A Coaching Power Tool created by Leah Braun
(Life Coach, UNITED STATES)
There are many ways to approach an intimidating task. Tasks such as performing in an orchestra, competing in a race, or public speaking are just a few examples of tasks that can be frightening for people. Merriam Webster Dictionary defines fear as,
… to be afraid of, expect with alarm, or to feel fear in.
It is natural, in fact healthy, to feel some stress before a task where one will be ‘in the spotlight.’ It is not healthy or helpful to let that fear prevent one from performing or ruin the performance. Rather, it is useful to recognize the fear, manage it, and go forth with confidence. Merriam Webster further states that confidence is,
… a feeling or consciousness of one’s power or of reliance on ones circumstances.
It is a faith or belief that a person will be effective and do a good job. Below is an example of how the paradigm of confidence vs. fear can be managed when one is speaking publicly.
The mere thought of public speaking has many people panicked. Yet most of us at one time or another has been called on to speak in front of others. For many of us doing so is a regular part of our jobs. I am one such person. Until recently I was a Chaplain Assistant in the South Dakota Army National Guard. In this role I was asked to speak publicly in a variety of forums: to report to high-ranking officers in staff meetings; to teach suicide prevention courses; to lead marriage retreats; and in many other situations. After I speak I often get positive feedback such as,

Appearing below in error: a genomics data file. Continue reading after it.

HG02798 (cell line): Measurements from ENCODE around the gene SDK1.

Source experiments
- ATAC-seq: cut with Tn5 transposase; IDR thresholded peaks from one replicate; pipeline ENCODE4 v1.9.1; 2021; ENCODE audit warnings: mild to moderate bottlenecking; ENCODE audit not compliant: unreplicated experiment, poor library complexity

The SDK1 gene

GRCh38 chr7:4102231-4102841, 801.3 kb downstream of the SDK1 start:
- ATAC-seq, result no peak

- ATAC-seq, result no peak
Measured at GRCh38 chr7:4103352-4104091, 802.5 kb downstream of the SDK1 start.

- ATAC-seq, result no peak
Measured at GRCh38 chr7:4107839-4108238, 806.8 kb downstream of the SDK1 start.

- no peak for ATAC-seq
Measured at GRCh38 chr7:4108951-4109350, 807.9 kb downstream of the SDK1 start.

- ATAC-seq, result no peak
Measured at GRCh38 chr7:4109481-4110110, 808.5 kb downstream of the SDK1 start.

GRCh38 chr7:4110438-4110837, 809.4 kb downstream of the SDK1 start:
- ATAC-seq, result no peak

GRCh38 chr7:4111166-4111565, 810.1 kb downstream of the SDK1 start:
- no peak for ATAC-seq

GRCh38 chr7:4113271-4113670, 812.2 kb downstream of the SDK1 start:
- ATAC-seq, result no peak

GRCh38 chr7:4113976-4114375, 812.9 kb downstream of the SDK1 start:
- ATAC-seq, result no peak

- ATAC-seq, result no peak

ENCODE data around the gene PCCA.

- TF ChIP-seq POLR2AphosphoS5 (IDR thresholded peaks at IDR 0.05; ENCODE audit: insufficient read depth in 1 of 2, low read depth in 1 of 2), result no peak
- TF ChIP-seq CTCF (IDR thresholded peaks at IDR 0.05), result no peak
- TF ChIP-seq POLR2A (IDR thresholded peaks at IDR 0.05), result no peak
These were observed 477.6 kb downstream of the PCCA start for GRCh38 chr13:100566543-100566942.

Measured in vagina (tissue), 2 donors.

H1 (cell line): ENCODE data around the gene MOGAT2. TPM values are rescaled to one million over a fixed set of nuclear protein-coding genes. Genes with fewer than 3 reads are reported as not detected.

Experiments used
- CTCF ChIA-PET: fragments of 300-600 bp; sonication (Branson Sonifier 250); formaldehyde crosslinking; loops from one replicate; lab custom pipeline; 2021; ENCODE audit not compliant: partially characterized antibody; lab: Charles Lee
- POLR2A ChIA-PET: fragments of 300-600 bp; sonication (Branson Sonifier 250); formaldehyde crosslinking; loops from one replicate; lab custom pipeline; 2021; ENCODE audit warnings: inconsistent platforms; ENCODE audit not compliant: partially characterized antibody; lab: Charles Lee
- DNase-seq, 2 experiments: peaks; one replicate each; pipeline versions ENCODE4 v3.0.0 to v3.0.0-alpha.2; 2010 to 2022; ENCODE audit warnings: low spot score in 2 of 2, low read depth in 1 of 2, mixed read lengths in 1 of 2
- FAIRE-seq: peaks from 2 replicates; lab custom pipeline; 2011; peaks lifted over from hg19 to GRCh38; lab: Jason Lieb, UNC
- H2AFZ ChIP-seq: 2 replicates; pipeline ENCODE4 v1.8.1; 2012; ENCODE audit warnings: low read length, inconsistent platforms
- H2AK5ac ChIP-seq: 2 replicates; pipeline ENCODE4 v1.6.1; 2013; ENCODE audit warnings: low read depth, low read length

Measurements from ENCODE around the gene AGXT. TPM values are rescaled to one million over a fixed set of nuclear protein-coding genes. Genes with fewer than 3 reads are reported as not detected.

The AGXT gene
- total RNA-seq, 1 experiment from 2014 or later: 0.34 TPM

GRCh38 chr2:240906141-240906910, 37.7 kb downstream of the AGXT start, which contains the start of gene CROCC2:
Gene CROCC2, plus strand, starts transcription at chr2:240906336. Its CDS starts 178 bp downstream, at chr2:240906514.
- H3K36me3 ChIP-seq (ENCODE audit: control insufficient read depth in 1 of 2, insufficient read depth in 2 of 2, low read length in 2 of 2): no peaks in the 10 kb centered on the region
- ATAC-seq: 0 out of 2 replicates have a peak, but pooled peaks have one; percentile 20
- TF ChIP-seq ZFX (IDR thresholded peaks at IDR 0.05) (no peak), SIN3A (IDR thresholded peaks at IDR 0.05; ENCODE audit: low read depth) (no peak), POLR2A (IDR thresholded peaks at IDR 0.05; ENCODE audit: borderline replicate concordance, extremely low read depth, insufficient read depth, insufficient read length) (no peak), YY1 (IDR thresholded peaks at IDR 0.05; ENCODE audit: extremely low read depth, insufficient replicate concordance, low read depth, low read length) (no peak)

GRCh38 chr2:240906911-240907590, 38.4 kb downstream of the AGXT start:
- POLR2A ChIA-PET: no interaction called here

You’re so confident up there! or You are such a good public speaker.
What the individuals who give those flattering comment don’t know is that I have to work very hard before I speak and there was a time when I was completely stifled by fear and couldn’t do it at all. That is an entirely separate topic; what I want to share here is how I achieve confidence and overcome the fear to speak each and every time I do speak publicly.
- Give yourself credit and praise for wanting to improve the skill of public speaking. Some people avoid it at all costs.
- Go easy on yourself. Public speaking is a skill that must be developed. Anyone can learn to do it. Don’t beat yourself up for being afraid; it’s something that we want to do well and fear creeps in when we think we can’t do it well and will embarrass ourselves.
- Look for opportunities to be in front of a group. Perhaps assisting someone who is speaking or teaching. Feel yourself gaining confidence as you realize you can do it and that not all of the attention is on you.
- Look for opportunities to speak publicly. What groups, organizations and work situations are you part of where you may be able to practice this skill? Consider joining a group whose aim is to improve public speaking, such as Toast Masters.
- Try to pick out characteristics of speakers you admire rather than telling yourself, “I want to speak just like so and so.” Instead, say, “I want to create energy or be funny like so and so.” This mindset gives you freedom to develop your style while focusing on the type of public speaking you look up to.
- Start small. Don’t envision yourself in front of 300 people. This may be an eventual goal for you but what about speaking in front of 3 people? How about 10? How about 25?
- Start as informally as possible. Are you able to comfortably share an idea to a group of co-workers? Can you do this seated around a table rather than standing?
- After you speak, allow some time for self-reflection. How did you feel? Did it go as planned? Were you as confident as you had hoped? Acknowledge yourself for completing the speaking. Forgive yourself if you did not do as you had hoped. There’s always another opportunity.
- Recognize that you may have a legitimate anxiety issue. If that is the case you will want to speak with a doctor and possibly a counselor. Medication such as a beta-blocker may be necessary.